Acts 29 Network: Planting Churches Still Essential to Evangelism

The greatest evangelical impact Christians can take part in is to plant new churches, say leaders at the Acts 29 Network, an organization aimed at facilitating a global church planting movement.

Tim Keller
Tim Keller of Redeemer Presbyterian Church in Manhattan, New York delivers the message "Getting Out" at the 2011 Gospel Coalition national conference in Chicago on Tuesday, April 12, 2011. |


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Pastor Scott Thomas, who is the president of the group and lead pastor of church planting at Seattle-based Mars Hill Church, recently re-published an article by pastor and bestselling author Tim Keller on the subject.

Keller, who leads Redeemer Presbyterian Church in New York City, published his thoughts about the importance of starting other churches 10 years ago. His article was condensed in a post last week titled, "Why Church Planting?" on

Keller's assertion that planting churches is essential for the Church is still being echoed by pastors today.

Acts 29 is a network of church planters founded by Mars Hill lead pastor Mark Driscoll. Thomas says that in the last 10 years, "Acts 29 has emerged from a small band of brothers to over 400 churches in the United States and networks of churches in multiple countries."

"Keller reflects our biblically-informed approach to church planting," Thomas told The Christian Post. "The Book of Acts is a record of Spirit-led Christians proclaiming the Gospel boldly in places where the Gospel is not known and establishing churches among the new believers. The Book ends in chapter 28. Acts 29 (Network) is seeking to continue the call to redeem broken lives into a community of God worshippers for His glory."

On the group's Website, Thomas states, "We seek to be a movement of church-planting networks – that is, decentralized and empowered networks to lead men of all different types of churches in order to make disciples of all people groups."

 Christians Extol the Virtues of Planting Churches

Keller explains in his article that: "The vigorous, continual planting of new congregations is the single most crucial strategy for 1) the numerical growth of the Body of Christ in any city, and 2) the continual corporate renewal and revival of the existing churches in a city."

Keller admitted that his view is "an eyebrow raising statement." However, he also said that for those that have researched this topic to any degree it's "not even controversial." editor and church planter Brandon Cox recently wrote that he is obviously passionate about church planting and that Keller's article "echoes my heart about the matter."

"It really reflects the reason why we're planning on planting out of Grace Hills as soon as possible," said Cox, who is the lead pastor of the church in Rogers, Ark.

Keller explains that Jesus' essential call was to plant churches and says that Christians need to be true to the biblical mandate.

"The only way to be truly sure you are increasing the number of Christians in a town is to increase the number of churches," he writes. "Why? Much traditional evangelism aims to get a 'decision' for Christ. Experience, however, shows us that many of these 'decisions' disappear and never resulted in changed lives. Why? Many, many decisions are not really conversions, but often only the beginning of a journey of seeking God."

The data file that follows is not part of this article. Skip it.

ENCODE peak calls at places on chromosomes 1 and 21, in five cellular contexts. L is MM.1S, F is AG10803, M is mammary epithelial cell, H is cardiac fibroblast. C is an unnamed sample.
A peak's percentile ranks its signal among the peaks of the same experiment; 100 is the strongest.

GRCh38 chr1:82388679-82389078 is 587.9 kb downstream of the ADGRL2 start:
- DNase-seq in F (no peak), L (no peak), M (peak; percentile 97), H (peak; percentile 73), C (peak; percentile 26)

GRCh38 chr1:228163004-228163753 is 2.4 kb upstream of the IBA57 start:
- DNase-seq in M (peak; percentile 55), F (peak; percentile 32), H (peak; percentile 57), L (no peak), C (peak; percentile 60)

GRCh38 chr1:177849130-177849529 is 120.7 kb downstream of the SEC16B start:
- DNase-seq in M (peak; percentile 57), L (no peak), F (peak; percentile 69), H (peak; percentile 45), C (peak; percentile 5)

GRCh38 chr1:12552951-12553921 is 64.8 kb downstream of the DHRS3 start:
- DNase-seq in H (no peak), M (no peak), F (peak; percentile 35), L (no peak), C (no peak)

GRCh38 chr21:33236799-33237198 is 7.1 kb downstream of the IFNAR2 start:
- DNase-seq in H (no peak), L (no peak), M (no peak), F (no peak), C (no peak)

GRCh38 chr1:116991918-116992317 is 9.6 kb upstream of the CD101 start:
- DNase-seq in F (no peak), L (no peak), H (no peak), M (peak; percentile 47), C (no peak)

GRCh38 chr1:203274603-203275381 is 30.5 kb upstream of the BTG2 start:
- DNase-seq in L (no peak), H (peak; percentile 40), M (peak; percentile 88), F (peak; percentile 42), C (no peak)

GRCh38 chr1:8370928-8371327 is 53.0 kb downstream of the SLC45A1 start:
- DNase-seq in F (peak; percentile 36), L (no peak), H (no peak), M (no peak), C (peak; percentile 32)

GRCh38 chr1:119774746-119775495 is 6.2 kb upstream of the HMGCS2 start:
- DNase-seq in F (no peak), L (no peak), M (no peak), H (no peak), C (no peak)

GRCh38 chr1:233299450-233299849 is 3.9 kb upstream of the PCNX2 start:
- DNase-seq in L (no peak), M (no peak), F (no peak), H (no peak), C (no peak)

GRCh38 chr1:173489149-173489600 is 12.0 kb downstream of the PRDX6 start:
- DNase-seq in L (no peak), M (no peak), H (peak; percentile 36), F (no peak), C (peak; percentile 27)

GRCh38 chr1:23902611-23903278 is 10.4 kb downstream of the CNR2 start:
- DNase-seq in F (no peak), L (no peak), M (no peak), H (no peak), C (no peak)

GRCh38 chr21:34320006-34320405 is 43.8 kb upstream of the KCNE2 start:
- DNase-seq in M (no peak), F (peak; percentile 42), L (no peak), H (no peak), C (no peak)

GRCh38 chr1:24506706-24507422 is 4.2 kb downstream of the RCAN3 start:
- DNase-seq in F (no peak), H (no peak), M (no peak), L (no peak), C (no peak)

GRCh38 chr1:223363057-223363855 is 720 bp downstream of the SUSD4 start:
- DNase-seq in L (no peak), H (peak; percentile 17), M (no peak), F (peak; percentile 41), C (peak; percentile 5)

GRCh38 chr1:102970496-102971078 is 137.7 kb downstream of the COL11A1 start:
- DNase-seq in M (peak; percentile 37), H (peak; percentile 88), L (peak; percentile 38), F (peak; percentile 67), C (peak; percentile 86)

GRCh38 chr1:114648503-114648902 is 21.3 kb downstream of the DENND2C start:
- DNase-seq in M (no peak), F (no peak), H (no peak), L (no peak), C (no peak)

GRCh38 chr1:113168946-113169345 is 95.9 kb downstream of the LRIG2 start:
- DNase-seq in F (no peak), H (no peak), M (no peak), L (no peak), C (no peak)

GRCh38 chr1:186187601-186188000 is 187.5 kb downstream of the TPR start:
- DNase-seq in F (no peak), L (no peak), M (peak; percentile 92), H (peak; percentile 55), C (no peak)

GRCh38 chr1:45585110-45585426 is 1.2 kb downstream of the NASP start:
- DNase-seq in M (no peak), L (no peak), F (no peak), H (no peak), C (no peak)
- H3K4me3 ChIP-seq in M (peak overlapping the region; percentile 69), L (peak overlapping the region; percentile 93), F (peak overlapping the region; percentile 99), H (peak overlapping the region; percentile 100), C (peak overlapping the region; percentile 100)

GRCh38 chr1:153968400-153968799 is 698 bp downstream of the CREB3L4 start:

Keller also makes the case that church planting is being true to the Great Commission for Christians, is part of a renewal process for the Church, and an exercise in "Kingdom-mindedness."

However, there is some disagreement within the Christian community as to what is the best tool for spreading the message of the Gospel.

Social commentary blogger Andrew Jones wrote an opinion piece published online at Christianity Today International's this week in which he says that church planting may no longer be the best vehicle for evangelism. He said he based his conclusions on observing Christian communities in more than 30 countries recently.

"While some young, enthusiastic people are out there planting churches like its 1997, others are focusing on launching more sustainable, more holistic, more measurably transformational Kingdom solutions," Jones writes.

He makes an argument for his case by stating nine observations, one which includes the idea that measuring the success of the church planting movement is faulty.

"The measurement criteria of the church planting project, focusing on numbers of attenders and momentum of new church launch, is too narrow, too shallow, unholistic and ignores more vital measurable signs of a transformed society in its various spheres (economic, environmental, social, impact outside the church environment, etc)," he states.

Thomas responded to Jones' opinion by saying, "Acts 29 planted 157 churches in 2011, the most prolific year to date. The blog world is filled with theorists and people who have never planted a church, but have plenty of critical ideas for those who do."

"Our emphasis is not on having a service or taking up a guilt-induced offering, but on the making of disciples of Jesus Christ. Too many church attendees have become disciples of a church or of an idea or the theory of not having a church, rather than of Jesus Christ," Thomas said.

"I define a disciple as a Spirit-led follower of Jesus Christ, united with a Gospel community, on mission to people of all nations, for the glory of God. The local church acts as the mission sending and equipping and inspiring agency for all Christians as they share the Good News of the death, burial, resurrection and promised return of Jesus Christ," he added.

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